WHAT ARE THE BENEFITS OF HOMES FOR LATER LIVING?

Benefits for older people, their family and friends.

 

    • Older people can live independently and know that social company and practical help is on-hand.
    • They typically enjoy a higher quality of life, a higher sense of purpose and lower levels of loneliness.
    • A person aged 80 living in retirement housing feels as good as someone aged 10 years younger in the general population.  Much of this improvement comes through improved levels of life satisfaction and well-being, and reduced levels of anxiety.
    • Properties are low-maintenance and energy-efficient.
    • Dwellings are designed around the needs of older people, with reduced risk of slips, trips and falls, cleverly designed circulation spaces, well-designed appliances and storage, and landscaped gardens.
    • Family and friends have peace of mind.

WHAT ARE THE BENEFITS OF HOMES FOR LATER LIVING?

Benefits for older people, their family and friends.

 

    • Older people can live independently and know that social company and practical help is on-hand.
    • They typically enjoy a higher quality of life, a higher sense of purpose and lower levels of loneliness.
    • A person aged 80 living in retirement housing feels as good as someone aged 10 years younger in the general population.  Much of this improvement comes through improved levels of life satisfaction and well-being, and reduced levels of anxiety.
    • Properties are low-maintenance and energy-efficient.
    • Dwellings are designed around the needs of older people, with reduced risk of slips, trips and falls, cleverly designed circulation spaces, well-designed appliances and storage, and landscaped gardens.
    • Family and friends have peace of mind.

BENEFITS FOR COMMUNITIES

    • Improved quality of life means lower public health and social care costs. This saves the state around c. £3,500 per person per year, for instance from fewer falls, reduced loneliness and dementia, quicker detection of strokes, and lower use of care services
    • Homes for later living boosts local high streets, helping communities feel the benefit of the ‘grey pound’ as residents regularly use shops and local facilities.
    • Homes for later living are typically built on brownfield sites needing regeneration and in close proximity to shops, restaurants and services, thereby helping repopulate town centres.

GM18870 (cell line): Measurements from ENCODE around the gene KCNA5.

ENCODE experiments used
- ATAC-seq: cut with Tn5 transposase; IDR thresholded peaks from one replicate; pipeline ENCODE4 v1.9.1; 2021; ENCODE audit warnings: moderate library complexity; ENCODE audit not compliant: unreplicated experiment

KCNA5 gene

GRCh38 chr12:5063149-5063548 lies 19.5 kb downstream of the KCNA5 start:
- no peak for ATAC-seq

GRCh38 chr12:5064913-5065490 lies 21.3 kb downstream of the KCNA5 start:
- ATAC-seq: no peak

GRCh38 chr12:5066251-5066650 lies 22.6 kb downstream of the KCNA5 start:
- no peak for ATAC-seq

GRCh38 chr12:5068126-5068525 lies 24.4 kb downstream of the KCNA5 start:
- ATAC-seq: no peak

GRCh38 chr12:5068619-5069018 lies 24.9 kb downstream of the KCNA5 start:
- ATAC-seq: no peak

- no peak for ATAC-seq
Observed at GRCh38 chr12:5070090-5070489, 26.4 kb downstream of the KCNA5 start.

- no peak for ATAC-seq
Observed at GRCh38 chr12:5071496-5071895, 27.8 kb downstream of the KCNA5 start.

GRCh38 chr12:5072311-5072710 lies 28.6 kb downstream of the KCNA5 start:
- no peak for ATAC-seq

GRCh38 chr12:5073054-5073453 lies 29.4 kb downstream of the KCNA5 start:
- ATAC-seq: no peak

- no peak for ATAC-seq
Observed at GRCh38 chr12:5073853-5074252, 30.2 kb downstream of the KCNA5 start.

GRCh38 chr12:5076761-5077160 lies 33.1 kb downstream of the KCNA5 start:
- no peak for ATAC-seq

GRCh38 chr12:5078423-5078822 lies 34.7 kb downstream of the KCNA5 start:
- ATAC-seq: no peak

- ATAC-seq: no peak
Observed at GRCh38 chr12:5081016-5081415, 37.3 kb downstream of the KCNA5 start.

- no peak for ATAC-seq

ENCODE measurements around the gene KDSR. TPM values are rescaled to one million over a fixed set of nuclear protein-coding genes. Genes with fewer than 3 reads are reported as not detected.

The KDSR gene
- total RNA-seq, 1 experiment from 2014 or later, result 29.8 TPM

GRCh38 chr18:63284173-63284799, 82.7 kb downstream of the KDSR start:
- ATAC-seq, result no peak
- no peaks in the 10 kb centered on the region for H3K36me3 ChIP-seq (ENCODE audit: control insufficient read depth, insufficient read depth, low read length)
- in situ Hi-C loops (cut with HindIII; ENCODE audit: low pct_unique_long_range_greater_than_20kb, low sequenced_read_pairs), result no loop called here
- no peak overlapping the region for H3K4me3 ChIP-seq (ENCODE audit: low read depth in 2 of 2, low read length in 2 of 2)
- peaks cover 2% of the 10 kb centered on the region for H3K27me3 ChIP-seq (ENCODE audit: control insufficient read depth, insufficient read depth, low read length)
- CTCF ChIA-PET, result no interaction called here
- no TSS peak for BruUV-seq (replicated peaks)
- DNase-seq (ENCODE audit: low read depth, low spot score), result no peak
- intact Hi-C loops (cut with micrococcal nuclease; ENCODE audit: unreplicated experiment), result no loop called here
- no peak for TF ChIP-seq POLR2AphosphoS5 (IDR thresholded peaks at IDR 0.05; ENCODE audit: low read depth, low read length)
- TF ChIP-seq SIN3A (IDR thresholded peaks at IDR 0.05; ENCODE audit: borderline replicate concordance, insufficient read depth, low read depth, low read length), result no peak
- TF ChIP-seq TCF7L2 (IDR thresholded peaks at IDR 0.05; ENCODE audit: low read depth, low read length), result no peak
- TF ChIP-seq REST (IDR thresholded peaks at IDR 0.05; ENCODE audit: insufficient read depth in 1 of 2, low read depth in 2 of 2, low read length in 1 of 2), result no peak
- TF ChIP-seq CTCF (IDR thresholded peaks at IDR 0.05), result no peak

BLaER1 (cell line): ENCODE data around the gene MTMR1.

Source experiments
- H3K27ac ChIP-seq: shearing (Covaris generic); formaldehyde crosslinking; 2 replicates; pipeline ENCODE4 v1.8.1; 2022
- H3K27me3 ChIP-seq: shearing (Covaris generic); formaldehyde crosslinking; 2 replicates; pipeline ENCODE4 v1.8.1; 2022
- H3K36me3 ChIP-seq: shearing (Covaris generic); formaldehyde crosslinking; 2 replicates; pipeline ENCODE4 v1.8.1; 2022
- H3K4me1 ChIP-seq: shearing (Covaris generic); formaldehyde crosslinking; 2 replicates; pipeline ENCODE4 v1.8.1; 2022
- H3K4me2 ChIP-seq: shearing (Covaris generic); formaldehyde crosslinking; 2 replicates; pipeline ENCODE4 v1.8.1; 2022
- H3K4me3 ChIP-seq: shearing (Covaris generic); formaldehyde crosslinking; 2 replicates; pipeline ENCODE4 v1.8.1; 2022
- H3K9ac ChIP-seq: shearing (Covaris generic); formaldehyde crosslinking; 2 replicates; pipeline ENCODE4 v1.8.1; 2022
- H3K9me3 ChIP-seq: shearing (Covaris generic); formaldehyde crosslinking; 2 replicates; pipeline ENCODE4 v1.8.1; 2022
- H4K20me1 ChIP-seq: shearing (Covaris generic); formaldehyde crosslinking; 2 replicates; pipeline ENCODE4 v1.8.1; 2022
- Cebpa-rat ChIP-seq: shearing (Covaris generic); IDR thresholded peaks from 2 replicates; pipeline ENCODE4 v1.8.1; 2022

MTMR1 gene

BENEFITS FOR COMMUNITIES

    • Improved quality of life means lower public health and social care costs. This saves the state around c. £3,500 per person per year, for instance from fewer falls, reduced loneliness and dementia, quicker detection of strokes, and lower use of care services
    • Homes for later living boosts local high streets, helping communities feel the benefit of the ‘grey pound’ as residents regularly use shops and local facilities.
    • Homes for later living are typically built on brownfield sites needing regeneration and in close proximity to shops, restaurants and services, thereby helping repopulate town centres.

BENEFITS FOR YOUNG PEOPLE AND FIRST TIME BUYERS

    • Homes for later living helps free up existing family-sized homes for struggling renters and families looking to ‘upsize’. If the millions of older people who would like to move could make it a reality, the results for the housing market could be transformational.
    • In 2017 the All Party Parliamentary Group on Housing and Care for Older People found that 8 million people over 60, in 7 million homes, were interested in downsizing.
    • If half did so, 3.5 million homes — of which two thirds are family homes with three or more bedrooms — would become available.

BENEFITS FOR YOUNG PEOPLE AND FIRST TIME BUYERS

    • Homes for later living helps free up existing family-sized homes for struggling renters and families looking to ‘upsize’. If the millions of older people who would like to move could make it a reality, the results for the housing market could be transformational.
    • In 2017 the All Party Parliamentary Group on Housing and Care for Older People found that 8 million people over 60, in 7 million homes, were interested in downsizing.
    • If half did so, 3.5 million homes — of which two thirds are family homes with three or more bedrooms — would become available.